Unit owners lose appeal for long-term stays at resort
OWNERS of more than 100 units at a 4-star resort have been told they cannot stay there long-term after a failed court appeal.
The Court of Appeal has ruled in the Sunshine Coast Council's favour that 102 suites on levels two, three and four of the Sebel Resort Pelican Waters were only ever intended for temporary accommodation for travellers.
The decision followed an 18-month court dispute where some owners argued they had the same rights to living in their units as owners of properties in floors five to 12.
The Sebel's management, D'Agostini Property, initially complained to the council that units on levels two to four were being let to permanent residents, despite lacking basic long-term necessities such as a full kitchen and laundry facilities.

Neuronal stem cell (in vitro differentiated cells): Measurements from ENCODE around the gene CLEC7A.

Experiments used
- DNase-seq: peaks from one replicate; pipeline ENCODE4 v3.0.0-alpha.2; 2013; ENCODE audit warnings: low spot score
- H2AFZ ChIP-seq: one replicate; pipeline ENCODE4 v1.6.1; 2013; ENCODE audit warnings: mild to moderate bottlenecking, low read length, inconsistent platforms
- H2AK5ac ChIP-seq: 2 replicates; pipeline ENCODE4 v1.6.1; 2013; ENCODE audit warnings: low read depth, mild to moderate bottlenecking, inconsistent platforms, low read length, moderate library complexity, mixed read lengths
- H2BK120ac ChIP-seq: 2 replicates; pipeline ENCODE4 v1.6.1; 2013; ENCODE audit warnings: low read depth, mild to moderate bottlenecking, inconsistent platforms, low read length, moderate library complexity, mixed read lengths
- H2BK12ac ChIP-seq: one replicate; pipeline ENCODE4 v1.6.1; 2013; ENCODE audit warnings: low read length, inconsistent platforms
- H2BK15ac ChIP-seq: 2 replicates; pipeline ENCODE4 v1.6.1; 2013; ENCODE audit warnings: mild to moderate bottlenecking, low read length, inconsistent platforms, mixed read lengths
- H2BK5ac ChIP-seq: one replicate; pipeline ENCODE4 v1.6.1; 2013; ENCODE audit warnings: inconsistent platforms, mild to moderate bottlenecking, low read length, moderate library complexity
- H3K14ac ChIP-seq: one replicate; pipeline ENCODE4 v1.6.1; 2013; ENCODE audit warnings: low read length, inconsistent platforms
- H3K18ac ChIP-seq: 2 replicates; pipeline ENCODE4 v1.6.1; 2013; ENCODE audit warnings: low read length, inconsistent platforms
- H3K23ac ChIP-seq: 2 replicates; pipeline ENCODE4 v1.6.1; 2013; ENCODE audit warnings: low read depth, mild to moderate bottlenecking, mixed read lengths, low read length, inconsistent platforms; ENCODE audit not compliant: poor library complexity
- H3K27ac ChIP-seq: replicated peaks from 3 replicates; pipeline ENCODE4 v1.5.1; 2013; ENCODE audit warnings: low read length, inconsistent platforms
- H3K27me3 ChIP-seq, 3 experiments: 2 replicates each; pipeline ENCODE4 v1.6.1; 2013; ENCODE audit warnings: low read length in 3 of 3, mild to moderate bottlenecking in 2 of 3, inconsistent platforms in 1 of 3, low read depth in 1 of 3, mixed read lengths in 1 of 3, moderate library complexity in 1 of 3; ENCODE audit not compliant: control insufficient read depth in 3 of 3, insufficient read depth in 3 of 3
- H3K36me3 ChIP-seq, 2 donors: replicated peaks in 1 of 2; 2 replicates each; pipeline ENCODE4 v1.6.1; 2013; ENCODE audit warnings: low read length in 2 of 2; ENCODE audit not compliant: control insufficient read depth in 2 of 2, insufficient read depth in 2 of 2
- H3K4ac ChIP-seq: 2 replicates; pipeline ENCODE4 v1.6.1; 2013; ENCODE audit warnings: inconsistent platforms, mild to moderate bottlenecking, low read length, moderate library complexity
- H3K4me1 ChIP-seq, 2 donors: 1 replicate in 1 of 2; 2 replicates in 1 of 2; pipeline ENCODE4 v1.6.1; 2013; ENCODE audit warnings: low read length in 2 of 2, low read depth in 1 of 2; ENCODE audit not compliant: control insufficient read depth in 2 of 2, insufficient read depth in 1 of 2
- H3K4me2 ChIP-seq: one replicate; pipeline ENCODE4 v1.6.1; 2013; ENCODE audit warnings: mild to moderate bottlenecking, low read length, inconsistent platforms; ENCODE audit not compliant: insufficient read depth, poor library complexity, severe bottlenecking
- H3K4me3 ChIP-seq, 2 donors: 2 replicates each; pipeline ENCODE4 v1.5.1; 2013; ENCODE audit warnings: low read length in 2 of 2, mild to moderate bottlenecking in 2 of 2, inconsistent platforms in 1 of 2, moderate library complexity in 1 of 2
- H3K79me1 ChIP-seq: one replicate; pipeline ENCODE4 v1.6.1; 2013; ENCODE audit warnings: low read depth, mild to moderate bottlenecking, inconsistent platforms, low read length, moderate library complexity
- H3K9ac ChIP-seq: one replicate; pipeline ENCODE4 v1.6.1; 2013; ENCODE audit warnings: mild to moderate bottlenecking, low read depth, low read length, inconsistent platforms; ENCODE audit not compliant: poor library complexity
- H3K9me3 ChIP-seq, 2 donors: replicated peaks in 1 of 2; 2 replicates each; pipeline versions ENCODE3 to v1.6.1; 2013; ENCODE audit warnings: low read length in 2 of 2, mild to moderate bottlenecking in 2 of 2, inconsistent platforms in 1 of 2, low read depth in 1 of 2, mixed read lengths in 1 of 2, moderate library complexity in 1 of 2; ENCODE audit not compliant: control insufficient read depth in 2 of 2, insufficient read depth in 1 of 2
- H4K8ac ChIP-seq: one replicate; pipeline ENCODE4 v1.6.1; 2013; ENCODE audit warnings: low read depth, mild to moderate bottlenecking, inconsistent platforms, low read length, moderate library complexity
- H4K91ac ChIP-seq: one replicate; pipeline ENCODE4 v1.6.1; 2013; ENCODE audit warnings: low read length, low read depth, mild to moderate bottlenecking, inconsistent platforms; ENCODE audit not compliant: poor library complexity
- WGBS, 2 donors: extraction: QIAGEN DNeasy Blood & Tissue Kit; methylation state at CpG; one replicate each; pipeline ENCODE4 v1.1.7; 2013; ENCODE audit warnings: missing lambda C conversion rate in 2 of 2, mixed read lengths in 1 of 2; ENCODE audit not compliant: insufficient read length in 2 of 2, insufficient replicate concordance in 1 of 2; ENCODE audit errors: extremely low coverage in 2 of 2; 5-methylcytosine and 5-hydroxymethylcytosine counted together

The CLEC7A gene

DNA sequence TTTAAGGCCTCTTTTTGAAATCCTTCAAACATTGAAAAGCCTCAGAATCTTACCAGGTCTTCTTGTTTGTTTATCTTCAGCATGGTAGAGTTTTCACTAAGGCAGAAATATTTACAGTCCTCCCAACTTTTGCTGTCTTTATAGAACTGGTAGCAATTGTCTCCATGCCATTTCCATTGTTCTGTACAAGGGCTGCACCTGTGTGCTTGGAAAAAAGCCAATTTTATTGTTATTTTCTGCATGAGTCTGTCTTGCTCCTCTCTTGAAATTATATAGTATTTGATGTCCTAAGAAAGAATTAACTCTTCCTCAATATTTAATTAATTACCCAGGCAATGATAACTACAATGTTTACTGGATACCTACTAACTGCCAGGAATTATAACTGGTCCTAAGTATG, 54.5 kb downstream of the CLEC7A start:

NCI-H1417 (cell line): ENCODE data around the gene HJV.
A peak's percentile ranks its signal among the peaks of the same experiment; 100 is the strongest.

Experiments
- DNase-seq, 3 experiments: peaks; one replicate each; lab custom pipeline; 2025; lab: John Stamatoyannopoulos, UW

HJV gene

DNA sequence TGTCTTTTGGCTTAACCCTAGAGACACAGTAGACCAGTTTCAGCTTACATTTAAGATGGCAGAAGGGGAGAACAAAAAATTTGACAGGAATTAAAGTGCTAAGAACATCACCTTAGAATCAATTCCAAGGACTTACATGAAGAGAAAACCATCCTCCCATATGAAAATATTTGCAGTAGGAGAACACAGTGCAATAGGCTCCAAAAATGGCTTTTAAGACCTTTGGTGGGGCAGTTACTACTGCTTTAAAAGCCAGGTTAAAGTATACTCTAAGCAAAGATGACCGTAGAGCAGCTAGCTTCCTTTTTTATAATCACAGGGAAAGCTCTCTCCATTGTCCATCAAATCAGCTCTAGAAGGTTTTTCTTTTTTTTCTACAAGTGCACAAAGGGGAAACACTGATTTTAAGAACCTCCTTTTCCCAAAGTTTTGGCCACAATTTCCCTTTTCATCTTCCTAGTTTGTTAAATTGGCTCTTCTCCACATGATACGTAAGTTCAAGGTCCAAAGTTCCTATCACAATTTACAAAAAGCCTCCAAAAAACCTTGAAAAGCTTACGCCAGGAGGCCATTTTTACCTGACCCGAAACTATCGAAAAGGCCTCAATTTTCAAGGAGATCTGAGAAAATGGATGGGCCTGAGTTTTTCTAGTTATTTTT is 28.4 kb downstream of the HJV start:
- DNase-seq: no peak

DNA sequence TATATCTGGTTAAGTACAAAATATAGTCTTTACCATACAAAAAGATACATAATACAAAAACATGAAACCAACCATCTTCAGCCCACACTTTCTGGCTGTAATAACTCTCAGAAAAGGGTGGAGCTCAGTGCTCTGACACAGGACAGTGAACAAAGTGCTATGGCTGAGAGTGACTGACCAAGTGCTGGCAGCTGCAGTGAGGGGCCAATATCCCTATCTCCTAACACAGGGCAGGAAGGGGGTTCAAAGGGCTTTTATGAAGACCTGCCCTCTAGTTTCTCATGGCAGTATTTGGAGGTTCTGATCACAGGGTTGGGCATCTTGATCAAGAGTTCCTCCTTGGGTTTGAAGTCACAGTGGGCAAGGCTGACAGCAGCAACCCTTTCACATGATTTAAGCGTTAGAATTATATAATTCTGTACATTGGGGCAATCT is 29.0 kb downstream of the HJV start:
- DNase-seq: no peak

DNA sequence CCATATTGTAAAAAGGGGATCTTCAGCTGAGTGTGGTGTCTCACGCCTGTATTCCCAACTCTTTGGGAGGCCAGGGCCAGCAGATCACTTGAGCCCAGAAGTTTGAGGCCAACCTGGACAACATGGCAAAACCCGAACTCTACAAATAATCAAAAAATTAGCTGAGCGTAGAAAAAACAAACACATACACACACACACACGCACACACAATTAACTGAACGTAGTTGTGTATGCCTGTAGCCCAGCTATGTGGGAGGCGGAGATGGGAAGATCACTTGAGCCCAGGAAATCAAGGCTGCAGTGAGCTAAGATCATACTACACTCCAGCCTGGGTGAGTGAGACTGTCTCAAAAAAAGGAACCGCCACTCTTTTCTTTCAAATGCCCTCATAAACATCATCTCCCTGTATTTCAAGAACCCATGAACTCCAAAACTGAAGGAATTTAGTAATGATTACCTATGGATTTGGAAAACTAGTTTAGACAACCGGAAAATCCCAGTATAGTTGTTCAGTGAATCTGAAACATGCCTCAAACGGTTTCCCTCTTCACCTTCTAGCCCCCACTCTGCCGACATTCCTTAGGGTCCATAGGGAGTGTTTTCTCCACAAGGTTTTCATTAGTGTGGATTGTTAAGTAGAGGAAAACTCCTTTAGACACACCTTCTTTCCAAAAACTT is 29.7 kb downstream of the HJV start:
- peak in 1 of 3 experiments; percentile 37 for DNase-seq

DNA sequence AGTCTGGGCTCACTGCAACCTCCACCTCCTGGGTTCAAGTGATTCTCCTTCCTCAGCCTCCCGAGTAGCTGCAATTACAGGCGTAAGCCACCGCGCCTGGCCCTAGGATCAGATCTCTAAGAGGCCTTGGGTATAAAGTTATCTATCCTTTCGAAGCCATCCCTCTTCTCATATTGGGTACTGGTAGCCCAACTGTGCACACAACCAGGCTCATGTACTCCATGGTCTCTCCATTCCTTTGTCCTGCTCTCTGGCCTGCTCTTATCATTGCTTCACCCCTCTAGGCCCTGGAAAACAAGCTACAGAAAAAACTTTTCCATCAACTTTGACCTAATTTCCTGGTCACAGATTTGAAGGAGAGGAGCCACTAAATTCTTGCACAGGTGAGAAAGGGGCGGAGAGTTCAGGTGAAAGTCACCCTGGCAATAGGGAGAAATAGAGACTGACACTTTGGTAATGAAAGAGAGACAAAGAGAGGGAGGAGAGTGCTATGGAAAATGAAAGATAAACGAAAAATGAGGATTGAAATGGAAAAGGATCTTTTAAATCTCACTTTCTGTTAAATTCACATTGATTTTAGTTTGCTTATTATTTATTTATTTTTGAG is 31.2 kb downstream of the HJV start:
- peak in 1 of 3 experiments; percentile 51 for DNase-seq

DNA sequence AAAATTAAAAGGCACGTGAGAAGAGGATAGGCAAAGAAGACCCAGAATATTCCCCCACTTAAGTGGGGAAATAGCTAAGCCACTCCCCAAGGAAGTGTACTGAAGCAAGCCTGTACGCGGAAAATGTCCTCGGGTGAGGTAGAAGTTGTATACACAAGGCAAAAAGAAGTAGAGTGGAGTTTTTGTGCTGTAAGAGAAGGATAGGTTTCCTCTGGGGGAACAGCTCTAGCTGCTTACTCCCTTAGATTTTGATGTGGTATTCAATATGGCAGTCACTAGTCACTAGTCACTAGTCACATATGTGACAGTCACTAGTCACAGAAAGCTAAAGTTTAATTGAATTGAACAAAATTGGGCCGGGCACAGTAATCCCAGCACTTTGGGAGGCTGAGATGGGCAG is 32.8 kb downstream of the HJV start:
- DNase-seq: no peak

Sunshine Coast Council escalated the issue to court in January 2019.
In November the Supreme Court rejected the owners' bids.
All 46 owners of the 102 units were part of the original court dispute.
Just seven of those were involved in the leave to appeal application and were represented by P & E Law.
Several of the owners who originally were part of the court action have put their units on the market.
Judges Walter Sofronoff, Philip Morrison and David Boddice considered the original development application for the resort, lodged to Sunshine Coast Council in 2003.
They noted the approval sought a reduction in the number of carparking spaces from 242 to 213.
It said this was due to the nature of the hotel having many international guests who would arrive by coach tour groups.
The court document said the owners argued the definition of "hotel" did not contain any restriction on the type of residential use for the units.
But the court said there were a number of reasons that should be rejected.
It said in the application "hotel" referred to the licensed restaurant that would service the rooms and that the "motel" referred to the 102 suites.
Sebel Pelican Waters could not be reached for comment.